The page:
Literary and Cinematic Imagination Rising from the Darkness (1970s-mid 1990s)

During the time of rule by military dictatorship to riding the historical wave of democracy, the boundaries between literature and cinema naturally crumbled and interaction between the two fields increased. Turning bestselling novels into blockbuster films was a major trend at the time.


During this period, Korean culture was considered to be at a crossroads of darkness and light. Under military dictatorships that began in the 70s and lasted until the early 90s, there were limits to what artists could express. But with the advent of the so-called hangeul generation, growing interest in popular culture and the wave of democracy all led to the deluge of popular culture seen in the 90s. Within this historical context, the boundaries between literature and cinema naturally crumbled, and the interaction between the two fields increased. Certain authors not only started writing screenplays early on, but also began to participate in film productions. And some authors went on to forge steady partnerships with specific directors.

From the late 60s to the 70s, author Kim Seungok was without equal. Considered to be one of the best modernist writers of the 60s, his writing defined an era. But before Kim Seungok made his literary debut, he worked as a newspaper cartoonist. And even after he became an author, he also worked as a screenplay writer and a film director. In his autobiography, The Lord I Met, the author says that after he directed Potato (1968), he anguished over whether to continue working as a director or to commit fully to his life as an author. Of course, his film, Potato is by no means a masterpiece, but it should be notated that he helped usher in the 70s: a time when film and cinema blossomed together. And this proves how multi-talented he was.

Kim Seungok began his career with a political cartoon called Old Man Pagoda. Korea was then at the height of what is called the 4.19 student-led revolt, a turning point for Korean news organizations. His first screenplay was for Mist, a film adaptation of his most famous short story, “Journey to Mujin.” Mist, directed by Kim Soo-yong, went on to become an important film in Korean cinema history. Screenplays for director Lee Jang-ho’s Hometown of the Stars and director Kim Ho-sun’s Yeong-ja’s Heydays were both written by Kim Seungok. Hometown of the Stars was based on a bestselling novel by Choi Inho, an author who, in the 70s, effortlessly crossed the boundaries between serious literature and popular culture. Yeong-ja’s Heydays was based on a bestselling novel by Jo Seon-jak.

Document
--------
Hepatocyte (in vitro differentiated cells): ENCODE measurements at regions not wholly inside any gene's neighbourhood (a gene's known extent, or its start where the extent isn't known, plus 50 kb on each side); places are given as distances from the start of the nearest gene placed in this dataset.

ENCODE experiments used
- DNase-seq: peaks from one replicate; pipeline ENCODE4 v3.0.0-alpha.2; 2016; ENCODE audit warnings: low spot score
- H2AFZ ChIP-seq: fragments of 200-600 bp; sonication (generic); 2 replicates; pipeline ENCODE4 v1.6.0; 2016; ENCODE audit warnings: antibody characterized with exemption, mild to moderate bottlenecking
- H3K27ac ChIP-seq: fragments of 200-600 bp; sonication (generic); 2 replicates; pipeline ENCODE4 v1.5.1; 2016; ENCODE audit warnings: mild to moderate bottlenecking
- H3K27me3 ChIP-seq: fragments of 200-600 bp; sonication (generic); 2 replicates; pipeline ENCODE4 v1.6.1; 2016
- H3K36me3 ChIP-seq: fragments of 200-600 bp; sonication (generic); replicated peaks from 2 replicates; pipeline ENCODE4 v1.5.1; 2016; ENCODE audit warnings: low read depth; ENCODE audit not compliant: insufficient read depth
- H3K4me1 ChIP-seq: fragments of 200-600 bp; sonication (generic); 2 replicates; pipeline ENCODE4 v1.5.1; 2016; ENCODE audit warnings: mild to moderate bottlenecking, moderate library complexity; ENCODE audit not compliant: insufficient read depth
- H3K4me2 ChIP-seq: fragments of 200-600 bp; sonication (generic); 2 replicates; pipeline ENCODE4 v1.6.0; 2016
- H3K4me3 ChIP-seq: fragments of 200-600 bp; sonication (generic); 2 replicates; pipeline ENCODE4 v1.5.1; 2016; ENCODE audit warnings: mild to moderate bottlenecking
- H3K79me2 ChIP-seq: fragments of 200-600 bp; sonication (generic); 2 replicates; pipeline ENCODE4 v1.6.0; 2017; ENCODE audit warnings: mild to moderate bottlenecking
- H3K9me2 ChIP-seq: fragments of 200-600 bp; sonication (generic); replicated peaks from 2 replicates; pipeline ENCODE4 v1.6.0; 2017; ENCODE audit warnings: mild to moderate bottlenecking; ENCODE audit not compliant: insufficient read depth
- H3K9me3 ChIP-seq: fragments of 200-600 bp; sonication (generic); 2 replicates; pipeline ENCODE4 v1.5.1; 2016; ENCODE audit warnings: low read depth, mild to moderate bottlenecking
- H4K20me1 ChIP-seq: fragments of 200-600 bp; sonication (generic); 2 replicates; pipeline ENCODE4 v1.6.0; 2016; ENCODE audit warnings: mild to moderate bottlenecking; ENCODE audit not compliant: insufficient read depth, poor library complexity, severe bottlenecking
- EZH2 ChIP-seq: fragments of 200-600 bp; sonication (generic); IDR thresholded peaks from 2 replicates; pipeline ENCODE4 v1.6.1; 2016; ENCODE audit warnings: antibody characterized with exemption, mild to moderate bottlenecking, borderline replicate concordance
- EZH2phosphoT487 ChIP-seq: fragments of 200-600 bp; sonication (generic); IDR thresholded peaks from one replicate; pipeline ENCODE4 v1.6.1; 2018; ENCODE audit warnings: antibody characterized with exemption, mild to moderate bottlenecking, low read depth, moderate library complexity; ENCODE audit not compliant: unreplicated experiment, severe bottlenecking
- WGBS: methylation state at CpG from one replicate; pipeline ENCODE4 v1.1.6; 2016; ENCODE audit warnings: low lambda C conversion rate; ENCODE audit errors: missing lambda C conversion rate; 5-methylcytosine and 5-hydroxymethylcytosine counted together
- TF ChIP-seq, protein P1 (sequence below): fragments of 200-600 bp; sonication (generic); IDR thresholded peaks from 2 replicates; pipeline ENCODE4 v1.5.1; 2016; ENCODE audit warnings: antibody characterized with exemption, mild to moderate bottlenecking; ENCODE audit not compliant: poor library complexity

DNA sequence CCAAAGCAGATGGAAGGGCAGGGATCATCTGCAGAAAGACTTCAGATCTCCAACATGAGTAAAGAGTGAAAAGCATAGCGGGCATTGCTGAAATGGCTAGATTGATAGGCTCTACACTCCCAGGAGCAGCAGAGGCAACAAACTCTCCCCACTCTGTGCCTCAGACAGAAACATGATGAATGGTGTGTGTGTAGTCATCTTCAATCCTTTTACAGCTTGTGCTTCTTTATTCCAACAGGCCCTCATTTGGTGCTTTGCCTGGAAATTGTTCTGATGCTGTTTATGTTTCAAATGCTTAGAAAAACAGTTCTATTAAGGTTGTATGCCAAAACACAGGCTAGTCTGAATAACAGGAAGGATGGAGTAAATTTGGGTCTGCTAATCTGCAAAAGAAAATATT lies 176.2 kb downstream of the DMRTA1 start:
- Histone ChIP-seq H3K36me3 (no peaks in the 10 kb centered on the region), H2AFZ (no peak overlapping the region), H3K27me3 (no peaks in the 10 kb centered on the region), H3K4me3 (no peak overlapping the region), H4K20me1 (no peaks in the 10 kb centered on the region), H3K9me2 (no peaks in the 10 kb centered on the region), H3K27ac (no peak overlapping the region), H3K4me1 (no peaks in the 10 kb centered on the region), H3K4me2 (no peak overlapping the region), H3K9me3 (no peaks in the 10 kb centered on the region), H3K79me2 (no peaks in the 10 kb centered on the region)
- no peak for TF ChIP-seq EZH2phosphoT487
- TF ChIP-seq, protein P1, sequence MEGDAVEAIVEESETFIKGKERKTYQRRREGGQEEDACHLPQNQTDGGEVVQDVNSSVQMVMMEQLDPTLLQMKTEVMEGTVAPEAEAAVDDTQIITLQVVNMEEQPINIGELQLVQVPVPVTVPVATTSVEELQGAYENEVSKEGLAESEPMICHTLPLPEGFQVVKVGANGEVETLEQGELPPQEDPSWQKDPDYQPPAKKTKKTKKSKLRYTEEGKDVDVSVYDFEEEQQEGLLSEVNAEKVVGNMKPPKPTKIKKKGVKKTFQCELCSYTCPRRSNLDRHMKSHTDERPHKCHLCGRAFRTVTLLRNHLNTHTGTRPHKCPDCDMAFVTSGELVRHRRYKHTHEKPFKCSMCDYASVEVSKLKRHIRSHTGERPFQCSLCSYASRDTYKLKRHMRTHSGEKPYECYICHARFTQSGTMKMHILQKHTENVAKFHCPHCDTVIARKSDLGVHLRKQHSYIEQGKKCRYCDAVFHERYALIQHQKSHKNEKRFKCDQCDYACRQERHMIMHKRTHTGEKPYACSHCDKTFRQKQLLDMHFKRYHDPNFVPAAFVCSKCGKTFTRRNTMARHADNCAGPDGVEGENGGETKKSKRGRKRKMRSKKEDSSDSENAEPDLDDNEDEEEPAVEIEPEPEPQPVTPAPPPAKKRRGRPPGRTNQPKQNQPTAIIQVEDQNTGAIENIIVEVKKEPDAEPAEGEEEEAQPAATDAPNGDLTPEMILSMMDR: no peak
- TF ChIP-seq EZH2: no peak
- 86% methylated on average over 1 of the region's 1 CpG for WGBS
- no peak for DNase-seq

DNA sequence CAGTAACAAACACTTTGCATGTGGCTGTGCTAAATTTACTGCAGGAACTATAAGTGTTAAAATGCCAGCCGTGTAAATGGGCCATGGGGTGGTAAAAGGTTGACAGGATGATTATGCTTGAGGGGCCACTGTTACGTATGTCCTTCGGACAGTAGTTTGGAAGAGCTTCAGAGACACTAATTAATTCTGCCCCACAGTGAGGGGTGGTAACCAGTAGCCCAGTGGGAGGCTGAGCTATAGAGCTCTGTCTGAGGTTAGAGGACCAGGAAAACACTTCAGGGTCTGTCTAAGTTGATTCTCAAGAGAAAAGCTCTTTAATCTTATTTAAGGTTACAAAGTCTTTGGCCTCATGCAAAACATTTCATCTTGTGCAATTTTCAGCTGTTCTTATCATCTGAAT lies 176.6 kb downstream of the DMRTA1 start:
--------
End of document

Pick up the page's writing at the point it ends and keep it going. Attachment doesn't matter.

Bestselling novels becoming blockbuster films were a major trend at the time. Most bestsellers were first serialized in newspapers. At the time, people followed these stories as closely as they would a television soap opera. Serialized stories then went on to become novels, and they usually became bestsellers the moment they were released. It was an important industry practice then for film producers to buy the rights to serialized stories around the time they ended.

As mentioned earlier, there were three bestselling novels that shook up Korean popular culture in the 70s: Jo Seon-jak’s Yeong-ja’s Heydays, Choi Inho’s Hometown of the Stars, and Jo Hae-il’s Winter Woman. These stories all feature a young female protagonist, whose names became iconic in the 70s. Youngja, Kyungha, and Leehwa were their names, and they came to represent an era. Among these characters, both Youngja and Kyungha are hostesses, or prostitutes. And the fact that the female characters of two major bestselling novels from the 70s happen to be prostitutes speaks volumes about the era. These characters represent the lives of lower class women who came to the city expecting better opportunities; they also represent a period when women were becoming more and more commodified. These works also comment on the era by having their female protagonists meet tragic deaths.

Among these bestselling writers of the 70s, Choi Inho’s accomplishments definitely stand out. During the 70s, the author often teamed up with one of the best directors at the time, Ha Gil-jong. We can see from numerous articles that Ha Gil-jong treated Cho Inho like his own sibling, and the director often let the author participate in the filmmaking process. The most famous film from this partnership is The March of Fools. It was first serialized in a college newspaper, then was a novel, and finally was made into a movie. The March of Fools was about the 70s college culture, and both the novel and the film came to represent the youth culture of the 70s. While the film was a portrait of young Koreans back then, it was also a portrait of the writer and the director.

In the 80s, Choi Inho begins to collaborate with a new director: Bae Chang-ho. After the sudden death of Ha Gil-jong in the late 70s, the author was in need of a new cinematic partner. And in Bae Changho, he found a master director who breathed new life into his novels. Their collaboration began with The Flower at the Equator in 1983. Whale Hunt, from 1984, was a road movie, a genre that many Koreans were unfamiliar with at the time. Deep Blue Night, released the following year, was yet another successful collaborative effort. The film, which deals with the phoniness of the American dream, looks unflinchingly at the illusion and horror of the Americanism that swept the nation in the 80s. The two went on to make a wide range of films including Hello God. The last film they made together was Stairways of Heaven, in 1991. It was an end of a long and fruitful partnership, which is still considered to be one of the greate...